shampoo stability

BelassiBelassi Member
edited March 2017 in Formulating
Our coffee and licorice shampoo is very popular but I am having trouble with repeat batches. It's difficult to get the right viscosity and maintain it. This is being caused by the licorice root extract (12% actives) - I think. It's a perfectly ordinary anionic shampoo:

brewed coffee 71.7%
Plantaren APB 17%
CAPB 5%
EZ Pearl 3%
Sodium benzoate 0.4%
Potassium sorbate 0.4%
licorice powder 1.5%
citric acid Q/S pH = 5 (approx 1%)

Root licorice contains:
glycosides called glycyrrhizin (about 7%) and glycyrrhizinic acid, triterpenoid glycosides (saponins), flavonoids(including liquiritigetol) and isoflavonoids, bitter principle (glycyrmarin), volatile oil, chalcones, coumarins, amino acids, amines (choline, betaine, asparagine), oestrogenic substances (including beta-sitosterol), glucose and sucrose (5-15% sugars), starch, tannins (trace), gums, wax. 

Last time, I tried adding salt, the viscosity got worse.
Added more CAPB: little effect.
I'm wondering if the benzoate/sorbate/citric is pushing it past the salt curve maximum and down the other side, OR if something in the licorice root is really messing things up. Or both? What to try?
Cosmetic Brand Creation. Concept to name to IMPI search to logo and brand registration. In-house graphic design inc. Pantone specs. Cosmetic label and box design & graphics.

Comments

  • PerryPerry Administrator, Professional Chemist
    Well, you could do a knock-out experiment, or even a with- and without- batch to see if it really is the licorice powder.

    You could also do a salt curve analysis to figure out where you are on the salt curve.  You may be over or maybe not. 
  • BelassiBelassi Member
    edited March 2017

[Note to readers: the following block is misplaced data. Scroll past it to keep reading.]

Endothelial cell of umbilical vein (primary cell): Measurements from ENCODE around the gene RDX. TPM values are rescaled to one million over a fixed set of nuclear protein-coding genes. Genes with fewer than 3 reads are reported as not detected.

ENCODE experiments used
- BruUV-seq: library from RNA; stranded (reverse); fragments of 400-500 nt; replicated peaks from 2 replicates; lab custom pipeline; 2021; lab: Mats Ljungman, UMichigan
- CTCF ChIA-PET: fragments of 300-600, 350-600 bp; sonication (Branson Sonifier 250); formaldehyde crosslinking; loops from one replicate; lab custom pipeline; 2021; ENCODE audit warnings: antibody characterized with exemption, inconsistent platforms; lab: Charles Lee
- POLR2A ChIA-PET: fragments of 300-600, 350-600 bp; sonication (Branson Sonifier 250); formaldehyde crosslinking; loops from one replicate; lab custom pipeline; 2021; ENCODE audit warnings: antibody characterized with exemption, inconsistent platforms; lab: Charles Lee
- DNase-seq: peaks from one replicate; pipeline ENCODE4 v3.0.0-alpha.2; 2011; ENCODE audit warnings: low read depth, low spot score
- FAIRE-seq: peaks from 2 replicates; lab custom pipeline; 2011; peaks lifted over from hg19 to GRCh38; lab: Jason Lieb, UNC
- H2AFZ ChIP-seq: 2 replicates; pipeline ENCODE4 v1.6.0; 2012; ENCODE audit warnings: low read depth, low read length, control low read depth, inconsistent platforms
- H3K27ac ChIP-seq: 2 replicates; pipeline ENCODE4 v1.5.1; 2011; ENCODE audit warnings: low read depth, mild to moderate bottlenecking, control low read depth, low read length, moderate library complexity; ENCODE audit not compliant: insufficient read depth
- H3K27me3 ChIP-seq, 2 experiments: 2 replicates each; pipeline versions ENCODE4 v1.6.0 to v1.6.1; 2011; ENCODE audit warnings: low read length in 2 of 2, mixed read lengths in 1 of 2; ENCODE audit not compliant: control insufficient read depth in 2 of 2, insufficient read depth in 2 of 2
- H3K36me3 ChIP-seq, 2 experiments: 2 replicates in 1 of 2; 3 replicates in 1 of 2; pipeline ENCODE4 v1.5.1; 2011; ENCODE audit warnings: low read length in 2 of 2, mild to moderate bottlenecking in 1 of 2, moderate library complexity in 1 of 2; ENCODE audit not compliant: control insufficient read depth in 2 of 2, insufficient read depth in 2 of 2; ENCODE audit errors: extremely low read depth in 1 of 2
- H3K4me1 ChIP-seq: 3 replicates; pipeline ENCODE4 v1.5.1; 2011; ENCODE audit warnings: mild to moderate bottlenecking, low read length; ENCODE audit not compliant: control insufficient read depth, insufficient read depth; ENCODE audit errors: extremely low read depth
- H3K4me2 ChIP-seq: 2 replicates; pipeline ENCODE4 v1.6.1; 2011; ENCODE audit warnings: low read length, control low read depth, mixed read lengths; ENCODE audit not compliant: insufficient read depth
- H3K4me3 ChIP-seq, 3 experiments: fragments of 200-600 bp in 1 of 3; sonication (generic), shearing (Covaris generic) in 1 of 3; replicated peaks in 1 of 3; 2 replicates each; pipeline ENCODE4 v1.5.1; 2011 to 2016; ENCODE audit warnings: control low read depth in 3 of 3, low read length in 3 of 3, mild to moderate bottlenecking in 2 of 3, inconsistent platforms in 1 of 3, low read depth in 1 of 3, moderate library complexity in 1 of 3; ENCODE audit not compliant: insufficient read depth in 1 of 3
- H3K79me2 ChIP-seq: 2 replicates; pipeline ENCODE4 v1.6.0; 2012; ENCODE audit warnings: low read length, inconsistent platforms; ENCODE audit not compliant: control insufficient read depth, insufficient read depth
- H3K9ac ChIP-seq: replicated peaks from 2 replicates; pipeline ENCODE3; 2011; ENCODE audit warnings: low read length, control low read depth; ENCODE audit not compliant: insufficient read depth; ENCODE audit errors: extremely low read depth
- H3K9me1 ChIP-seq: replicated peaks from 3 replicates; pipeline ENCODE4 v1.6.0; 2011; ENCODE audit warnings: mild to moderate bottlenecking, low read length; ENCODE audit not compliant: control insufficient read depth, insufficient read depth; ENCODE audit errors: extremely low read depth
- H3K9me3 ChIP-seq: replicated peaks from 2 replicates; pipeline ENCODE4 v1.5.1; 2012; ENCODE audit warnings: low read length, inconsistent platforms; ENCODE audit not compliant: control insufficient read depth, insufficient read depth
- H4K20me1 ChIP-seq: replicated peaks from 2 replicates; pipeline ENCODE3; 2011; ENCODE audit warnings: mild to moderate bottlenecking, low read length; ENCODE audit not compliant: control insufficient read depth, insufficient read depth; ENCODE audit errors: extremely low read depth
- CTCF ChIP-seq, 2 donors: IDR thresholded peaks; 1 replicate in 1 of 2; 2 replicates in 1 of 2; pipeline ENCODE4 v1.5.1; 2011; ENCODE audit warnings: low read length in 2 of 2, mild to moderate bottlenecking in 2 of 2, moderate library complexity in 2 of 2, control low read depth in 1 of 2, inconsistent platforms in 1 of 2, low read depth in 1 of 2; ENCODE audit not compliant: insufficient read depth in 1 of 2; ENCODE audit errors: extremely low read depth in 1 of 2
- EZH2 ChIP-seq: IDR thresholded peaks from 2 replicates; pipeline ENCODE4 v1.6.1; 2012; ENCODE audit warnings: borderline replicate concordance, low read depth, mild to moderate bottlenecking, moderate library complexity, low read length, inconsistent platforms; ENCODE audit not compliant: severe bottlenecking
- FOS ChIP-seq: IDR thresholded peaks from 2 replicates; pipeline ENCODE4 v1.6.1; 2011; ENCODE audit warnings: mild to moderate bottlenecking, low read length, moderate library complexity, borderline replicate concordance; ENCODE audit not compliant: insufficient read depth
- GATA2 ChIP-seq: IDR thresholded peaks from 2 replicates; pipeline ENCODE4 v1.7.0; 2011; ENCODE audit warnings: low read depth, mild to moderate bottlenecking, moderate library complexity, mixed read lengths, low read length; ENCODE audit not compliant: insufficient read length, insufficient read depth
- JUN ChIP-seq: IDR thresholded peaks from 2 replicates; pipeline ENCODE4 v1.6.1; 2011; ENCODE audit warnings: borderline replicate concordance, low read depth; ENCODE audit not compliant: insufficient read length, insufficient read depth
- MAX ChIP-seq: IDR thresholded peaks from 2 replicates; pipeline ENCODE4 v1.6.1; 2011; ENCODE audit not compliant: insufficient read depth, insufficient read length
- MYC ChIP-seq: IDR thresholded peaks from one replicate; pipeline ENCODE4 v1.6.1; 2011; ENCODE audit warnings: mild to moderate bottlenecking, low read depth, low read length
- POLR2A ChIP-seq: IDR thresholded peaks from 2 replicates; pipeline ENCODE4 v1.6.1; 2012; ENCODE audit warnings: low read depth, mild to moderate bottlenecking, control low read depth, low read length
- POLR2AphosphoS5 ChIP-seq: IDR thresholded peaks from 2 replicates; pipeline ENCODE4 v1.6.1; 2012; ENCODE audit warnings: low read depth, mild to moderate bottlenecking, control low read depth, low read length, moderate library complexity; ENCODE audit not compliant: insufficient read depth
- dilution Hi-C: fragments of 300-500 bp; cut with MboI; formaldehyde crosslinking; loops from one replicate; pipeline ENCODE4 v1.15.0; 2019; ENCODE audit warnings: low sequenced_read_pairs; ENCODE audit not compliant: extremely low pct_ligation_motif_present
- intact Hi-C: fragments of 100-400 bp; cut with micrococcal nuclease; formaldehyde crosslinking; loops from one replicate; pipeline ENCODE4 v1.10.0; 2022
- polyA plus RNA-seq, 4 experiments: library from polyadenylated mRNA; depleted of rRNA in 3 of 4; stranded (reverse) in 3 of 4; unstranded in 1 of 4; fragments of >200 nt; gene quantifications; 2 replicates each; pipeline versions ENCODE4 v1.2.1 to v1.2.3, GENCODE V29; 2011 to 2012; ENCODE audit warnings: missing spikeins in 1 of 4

Oh I am pretty sure it's the licorice. Hmm... I don't need to adjust the pH much on the non-licorice version; the coffee version alone measured 6.1 on my meter prior to adjustment. Citric acid is an electrolyte, it's similar to adding salt isn't it? And I have 1% in there... I tried adding ammonium chloride to see if it would thicken and it had zero effect. (APB is an ammonium-based blend)
    - maybe I've got too much licorice in there. Yeah. I'll reduce it to 0.5% and run a 1Kg test batch. 
    Cosmetic Brand Creation. Concept to name to IMPI search to logo and brand registration. In-house graphic design inc. Pantone specs. Cosmetic label and box design & graphics.
  • johnbjohnb Member
    How consistent are the batch to batch properties of the "brewed coffee"? Considering it makes up the major part (71.7%) of the product, I think this may well have a profound effect on the properties of your shampoo.

    Do you have any quality control procedures on the coffee - before or after brewing? Assuming it is roasted coffee the degree of roasting could easily affect the amount of extractables, in turn affecting the composition and concentration of the brew. Are the coffee beans of the same strain of coffee plant each time? Are they from the same harvest? Are they from the same supplier?